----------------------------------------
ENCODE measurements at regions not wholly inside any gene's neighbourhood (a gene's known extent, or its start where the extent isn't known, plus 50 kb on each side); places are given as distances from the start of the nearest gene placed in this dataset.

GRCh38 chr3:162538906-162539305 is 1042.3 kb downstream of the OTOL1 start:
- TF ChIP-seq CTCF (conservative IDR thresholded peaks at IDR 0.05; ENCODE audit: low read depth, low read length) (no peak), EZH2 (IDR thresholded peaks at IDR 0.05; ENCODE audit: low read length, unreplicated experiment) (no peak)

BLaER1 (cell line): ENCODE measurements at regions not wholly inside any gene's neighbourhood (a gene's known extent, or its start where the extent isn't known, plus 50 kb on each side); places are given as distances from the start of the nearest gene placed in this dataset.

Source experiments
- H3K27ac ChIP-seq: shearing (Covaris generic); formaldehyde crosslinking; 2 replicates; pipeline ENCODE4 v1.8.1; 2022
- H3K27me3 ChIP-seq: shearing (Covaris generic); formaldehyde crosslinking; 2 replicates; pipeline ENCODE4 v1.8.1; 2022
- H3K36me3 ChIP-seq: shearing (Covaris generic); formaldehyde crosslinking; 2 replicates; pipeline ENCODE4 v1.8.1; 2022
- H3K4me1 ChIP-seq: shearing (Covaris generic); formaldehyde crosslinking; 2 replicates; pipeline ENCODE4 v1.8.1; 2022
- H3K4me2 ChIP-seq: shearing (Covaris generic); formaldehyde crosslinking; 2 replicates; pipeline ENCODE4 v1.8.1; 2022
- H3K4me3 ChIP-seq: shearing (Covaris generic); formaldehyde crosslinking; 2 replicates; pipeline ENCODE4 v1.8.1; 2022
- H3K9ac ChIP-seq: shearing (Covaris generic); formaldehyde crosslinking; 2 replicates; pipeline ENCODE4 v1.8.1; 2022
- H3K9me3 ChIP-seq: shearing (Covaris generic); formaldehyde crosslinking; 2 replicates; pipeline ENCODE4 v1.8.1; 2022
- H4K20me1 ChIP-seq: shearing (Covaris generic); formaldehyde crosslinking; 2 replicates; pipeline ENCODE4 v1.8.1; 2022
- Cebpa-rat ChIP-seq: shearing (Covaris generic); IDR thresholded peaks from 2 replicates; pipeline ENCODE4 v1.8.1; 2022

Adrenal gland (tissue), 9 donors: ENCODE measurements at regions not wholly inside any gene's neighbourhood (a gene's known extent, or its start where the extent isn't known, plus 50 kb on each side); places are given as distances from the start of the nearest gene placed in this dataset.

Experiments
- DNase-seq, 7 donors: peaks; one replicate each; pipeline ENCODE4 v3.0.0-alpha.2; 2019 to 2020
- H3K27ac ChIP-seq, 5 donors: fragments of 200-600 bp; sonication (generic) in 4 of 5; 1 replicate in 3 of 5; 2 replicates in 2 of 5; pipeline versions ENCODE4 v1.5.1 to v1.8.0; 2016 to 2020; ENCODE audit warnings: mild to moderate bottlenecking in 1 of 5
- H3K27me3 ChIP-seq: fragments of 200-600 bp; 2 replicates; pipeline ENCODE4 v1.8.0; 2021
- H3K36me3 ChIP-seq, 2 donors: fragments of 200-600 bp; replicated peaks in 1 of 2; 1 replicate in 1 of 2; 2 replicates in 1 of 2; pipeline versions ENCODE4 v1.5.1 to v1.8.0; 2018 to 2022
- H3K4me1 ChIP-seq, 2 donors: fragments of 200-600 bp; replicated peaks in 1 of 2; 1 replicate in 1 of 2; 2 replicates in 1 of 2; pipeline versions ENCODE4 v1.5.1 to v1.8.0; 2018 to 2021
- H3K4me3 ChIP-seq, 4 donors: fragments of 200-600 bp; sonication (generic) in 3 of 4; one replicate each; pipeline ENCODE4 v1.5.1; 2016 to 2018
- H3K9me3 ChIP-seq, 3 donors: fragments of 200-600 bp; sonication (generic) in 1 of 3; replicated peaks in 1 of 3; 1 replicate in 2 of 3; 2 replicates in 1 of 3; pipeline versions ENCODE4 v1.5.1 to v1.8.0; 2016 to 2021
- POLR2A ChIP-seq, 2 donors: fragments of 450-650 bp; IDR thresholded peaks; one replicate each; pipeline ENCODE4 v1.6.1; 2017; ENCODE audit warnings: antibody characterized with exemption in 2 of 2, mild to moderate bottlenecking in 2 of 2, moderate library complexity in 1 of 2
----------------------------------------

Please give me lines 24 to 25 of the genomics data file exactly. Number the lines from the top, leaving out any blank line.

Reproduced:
- H3K9me3 ChIP-seq, 3 donors: fragments of 200-600 bp; sonication (generic) in 1 of 3; replicated peaks in 1 of 3; 1 replicate in 2 of 3; 2 replicates in 1 of 3; pipeline versions ENCODE4 v1.5.1 to v1.8.0; 2016 to 2021
- POLR2A ChIP-seq, 2 donors: fragments of 450-650 bp; IDR thresholded peaks; one replicate each; pipeline ENCODE4 v1.6.1; 2017; ENCODE audit warnings: antibody characterized with exemption in 2 of 2, mild to moderate bottlenecking in 2 of 2, moderate library complexity in 1 of 2